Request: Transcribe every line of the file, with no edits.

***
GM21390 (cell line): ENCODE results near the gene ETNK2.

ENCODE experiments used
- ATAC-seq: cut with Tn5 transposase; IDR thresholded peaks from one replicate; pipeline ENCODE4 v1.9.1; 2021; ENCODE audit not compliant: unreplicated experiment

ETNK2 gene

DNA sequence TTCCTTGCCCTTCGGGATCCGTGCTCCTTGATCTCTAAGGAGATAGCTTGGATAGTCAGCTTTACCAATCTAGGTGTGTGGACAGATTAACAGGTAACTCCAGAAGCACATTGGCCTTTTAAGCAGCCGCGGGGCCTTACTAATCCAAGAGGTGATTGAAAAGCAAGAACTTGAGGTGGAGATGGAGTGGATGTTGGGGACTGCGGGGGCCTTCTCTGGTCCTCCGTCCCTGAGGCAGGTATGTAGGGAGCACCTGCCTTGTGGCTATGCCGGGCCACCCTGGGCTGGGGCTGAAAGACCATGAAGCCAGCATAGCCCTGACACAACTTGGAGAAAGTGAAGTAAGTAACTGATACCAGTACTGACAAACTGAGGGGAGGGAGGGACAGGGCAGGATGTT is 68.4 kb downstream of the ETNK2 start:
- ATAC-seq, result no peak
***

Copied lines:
GM21390 (cell line): ENCODE results near the gene ETNK2.

ENCODE experiments used
- ATAC-seq: cut with Tn5 transposase; IDR thresholded peaks from one replicate; pipeline ENCODE4 v1.9.1; 2021; ENCODE audit not compliant: unreplicated experiment

ETNK2 gene

DNA sequence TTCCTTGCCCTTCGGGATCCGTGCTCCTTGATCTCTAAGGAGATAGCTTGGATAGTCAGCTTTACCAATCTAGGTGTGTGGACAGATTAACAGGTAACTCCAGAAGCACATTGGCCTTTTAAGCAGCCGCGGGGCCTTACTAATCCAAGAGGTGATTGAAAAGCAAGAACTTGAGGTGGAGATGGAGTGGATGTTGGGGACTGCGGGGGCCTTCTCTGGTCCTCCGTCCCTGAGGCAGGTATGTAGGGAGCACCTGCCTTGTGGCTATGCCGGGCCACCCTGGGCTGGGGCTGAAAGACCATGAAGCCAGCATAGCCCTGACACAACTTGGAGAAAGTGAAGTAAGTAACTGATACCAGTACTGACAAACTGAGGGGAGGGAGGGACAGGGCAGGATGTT is 68.4 kb downstream of the ETNK2 start:
- ATAC-seq, result no peak